Welcome to the North Texas Chapter of the Association of Continuity Professionals (ACP). ACP is a non-profit professional organization, which provides a forum for the exchange of experiences and information, for business continuity professionals, throughout a network of local chapters.

Founded in March of 1986, the North Texas Chapter is one of the oldest continuously meeting chapters, and among the largest by membership, serving the Dallas/Fort Worth metroplex. Meetings are held on the first Tuesday of every month at predetermined locations, unless the first Tuesday coincides with a holiday. We invite you to attend our next meeting.

Date/Time:  Tuesday, January 9, 2018 - 12:00 - 2:00 (CST) 

Where:  Quest Diagnoistics

Location Address: 2655 Villa Creek Drive, Dallas (Farmers Branch), TX 75038

Featured Speakers:  TBD

Topics:  TBD



*** Please make a donation to the Red Cross for Hurricane Harvey Disaster Relief 


Renew your 2018 ACP membership early to qualify for the drawings for $100.00 Amazon gift cards.


Attendees should anticipate a minimum of 1.5 hour meetings, with the expectation that meetings may last for 2 hours. Please join us for our next meeting!

Anyone interested in hosting an event or speaking at an upcoming meeting, please contact our Programs Director.


President's Comments

Happy Holidays fellow North Texas Chapter Members!

As the year draws to a close, this is a good time to reflect on the past year. I believe we’ve delivered some great programs, from the recent tour of BNSF to the presentations and tours at Belfor, Regus and Mary Kay. We also had our first virtual meeting in partnership with the California Bay Area Chapter. This is not to mention the great speakers and topics we’ve had. We heard from one of our Board Members, Wendy Nelson at Raytheon, earlier this year about proving program efficiencies and effectiveness. We also heard from other chapter members like Shane Mathew and Joel Navarro about the innovative approaches they have taken within their programs. Chapter member Greg Holdburg conducted a great presentation about the metamorphosis of the profession. We even heard from well-known and respected members of the BC community like Chloe Demrovsky, President of DRI and Cheyenne Marling, President of BC Management, Inc. 

It was a difficult year as well. There was the horrific mass shooting in Las Vegas and, most recently, in our own state at a church in Sutherland Springs. Puerto Rico is still dealing with the aftermath of Hurricane Maria. Closer to home, Hurricane Harvey came ashore on August 25th near Rockport, TX as a Category 4 storm. But it was Houston and surrounding communities that were hardest hit by several days of torrential rains that brought devastating flooding to the area. Elsewhere, there were business-impacting events like the Wannacry ransomware virus and the data breach at Equifax that compromised the personal data of at least 145 million individuals and resulted in the departure of the company’s CIO and CISO. We also saw social media drive reporting and impact as United Airlines dealt with the aftermath of a passenger who was violently removed by airport security. We are now seeing a torrent of inappropriate behavior allegations against many household names in the film and television business as well as prominent political figures.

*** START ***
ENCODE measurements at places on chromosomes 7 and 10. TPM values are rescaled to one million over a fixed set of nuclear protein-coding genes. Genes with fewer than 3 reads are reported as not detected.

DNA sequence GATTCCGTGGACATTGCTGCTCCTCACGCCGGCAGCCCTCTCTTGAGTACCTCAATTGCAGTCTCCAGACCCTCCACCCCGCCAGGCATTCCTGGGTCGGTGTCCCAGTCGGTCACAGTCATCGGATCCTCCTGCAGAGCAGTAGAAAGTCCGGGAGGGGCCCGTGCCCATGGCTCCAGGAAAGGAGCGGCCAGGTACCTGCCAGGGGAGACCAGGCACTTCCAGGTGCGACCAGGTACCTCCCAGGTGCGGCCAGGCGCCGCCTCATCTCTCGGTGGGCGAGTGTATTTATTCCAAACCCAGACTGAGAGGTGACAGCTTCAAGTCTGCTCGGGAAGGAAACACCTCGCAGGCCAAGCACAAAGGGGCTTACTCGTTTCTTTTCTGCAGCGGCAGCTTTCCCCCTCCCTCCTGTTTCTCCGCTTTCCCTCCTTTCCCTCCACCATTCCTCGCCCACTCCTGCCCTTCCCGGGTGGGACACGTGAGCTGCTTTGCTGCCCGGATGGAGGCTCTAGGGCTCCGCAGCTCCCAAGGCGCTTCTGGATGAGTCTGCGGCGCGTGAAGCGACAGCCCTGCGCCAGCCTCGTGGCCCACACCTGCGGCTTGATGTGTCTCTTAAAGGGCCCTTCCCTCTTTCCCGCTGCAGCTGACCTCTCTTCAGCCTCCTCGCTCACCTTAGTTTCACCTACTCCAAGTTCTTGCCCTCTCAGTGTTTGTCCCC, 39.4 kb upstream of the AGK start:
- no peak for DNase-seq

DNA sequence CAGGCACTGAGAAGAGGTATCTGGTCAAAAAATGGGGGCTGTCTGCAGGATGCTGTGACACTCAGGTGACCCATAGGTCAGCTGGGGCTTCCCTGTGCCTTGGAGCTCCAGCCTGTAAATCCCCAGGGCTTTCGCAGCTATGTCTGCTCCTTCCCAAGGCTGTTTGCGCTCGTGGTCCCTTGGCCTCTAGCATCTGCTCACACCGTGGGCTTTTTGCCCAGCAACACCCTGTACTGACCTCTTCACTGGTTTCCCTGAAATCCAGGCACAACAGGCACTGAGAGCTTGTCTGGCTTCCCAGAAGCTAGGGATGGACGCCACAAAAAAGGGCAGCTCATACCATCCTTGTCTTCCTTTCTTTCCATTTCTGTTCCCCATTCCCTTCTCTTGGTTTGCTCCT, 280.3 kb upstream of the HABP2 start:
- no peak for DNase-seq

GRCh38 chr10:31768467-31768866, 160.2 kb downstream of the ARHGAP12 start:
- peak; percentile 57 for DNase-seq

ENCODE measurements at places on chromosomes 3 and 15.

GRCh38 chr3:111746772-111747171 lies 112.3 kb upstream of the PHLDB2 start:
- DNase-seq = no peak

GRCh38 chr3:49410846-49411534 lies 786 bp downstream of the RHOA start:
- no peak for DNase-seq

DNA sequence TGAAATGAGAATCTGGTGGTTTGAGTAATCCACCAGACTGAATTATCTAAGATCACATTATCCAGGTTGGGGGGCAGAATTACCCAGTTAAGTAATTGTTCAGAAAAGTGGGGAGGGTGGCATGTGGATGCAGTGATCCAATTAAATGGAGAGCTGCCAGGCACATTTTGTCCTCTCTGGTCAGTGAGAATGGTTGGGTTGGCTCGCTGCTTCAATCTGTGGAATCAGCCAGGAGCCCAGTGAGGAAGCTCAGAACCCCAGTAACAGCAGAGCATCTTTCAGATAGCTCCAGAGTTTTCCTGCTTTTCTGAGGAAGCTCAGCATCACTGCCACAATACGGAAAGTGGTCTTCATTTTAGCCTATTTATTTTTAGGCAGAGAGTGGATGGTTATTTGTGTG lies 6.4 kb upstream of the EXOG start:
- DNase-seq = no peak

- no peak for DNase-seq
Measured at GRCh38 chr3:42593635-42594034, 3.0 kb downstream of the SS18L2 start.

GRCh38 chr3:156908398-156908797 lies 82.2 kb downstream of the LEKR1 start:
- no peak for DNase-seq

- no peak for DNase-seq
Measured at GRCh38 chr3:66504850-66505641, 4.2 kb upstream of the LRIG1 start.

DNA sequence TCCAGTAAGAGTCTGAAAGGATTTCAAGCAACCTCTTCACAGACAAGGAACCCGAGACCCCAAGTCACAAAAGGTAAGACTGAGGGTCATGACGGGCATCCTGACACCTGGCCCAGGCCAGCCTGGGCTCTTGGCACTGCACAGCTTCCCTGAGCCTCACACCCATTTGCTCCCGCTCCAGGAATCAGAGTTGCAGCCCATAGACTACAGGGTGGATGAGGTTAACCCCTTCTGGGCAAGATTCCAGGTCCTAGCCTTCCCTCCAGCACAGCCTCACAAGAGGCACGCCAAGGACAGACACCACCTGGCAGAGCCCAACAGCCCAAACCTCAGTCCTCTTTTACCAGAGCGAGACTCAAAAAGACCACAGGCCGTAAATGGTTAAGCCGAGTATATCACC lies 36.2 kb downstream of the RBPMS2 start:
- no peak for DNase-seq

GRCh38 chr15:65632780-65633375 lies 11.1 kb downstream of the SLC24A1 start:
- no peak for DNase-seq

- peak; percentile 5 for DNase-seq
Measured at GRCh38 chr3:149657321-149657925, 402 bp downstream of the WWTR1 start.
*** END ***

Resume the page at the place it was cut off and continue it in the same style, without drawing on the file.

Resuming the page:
It is not just the number of events we’ve seen this year that is striking but the variety as well as breadth and scope of some. Many of these resulted in the tragic loss of human life. The impact of others was felt elsewhere, whether it was organizational profits or the personal reputation of many well-known celebrities. Time and again we see the evidence that the best organizations and individuals take precautions not just because it is required but because it is the right thing to do. And this is reflected in the fact that the poorest prepared are often affected by problems of their own making. This does not absolve us of our responsibility. Events like these are reminders of the need for preparedness. We can only do so much to mitigate risks. Some are beyond our ability to significantly mitigate, such as storms and floods. Others, such as acts of terror, may be known and understood, but their timing and location are difficult or impossible to predict.

Constantly being the voice of readiness and vigilance can be a daunting task, particularly when others don’t see the dangers around them, but it is a necessary role. I find the work I do personally rewarding but have discovered that it comes without a lot of accolades. For that reason, I would like to thank all of you for the work you put in each and every day. It is expected that things will run smoothly and without interruption so it is rare that our contributions to such outcomes is acknowledged. At the same time it is too easy to focus on the problems when they arise rather than the improvements, benefits and opportunities they bring to light. You and your work are truly appreciated and I hope all of you continue in your efforts in 2018.

Take care and I hope all of you have a truly wonderful holiday season! 

Mark Armour, CBCP

North Texas Chapter President


We would like to thank Zert0 for sponsoring the North Texas Chapter of ACP!

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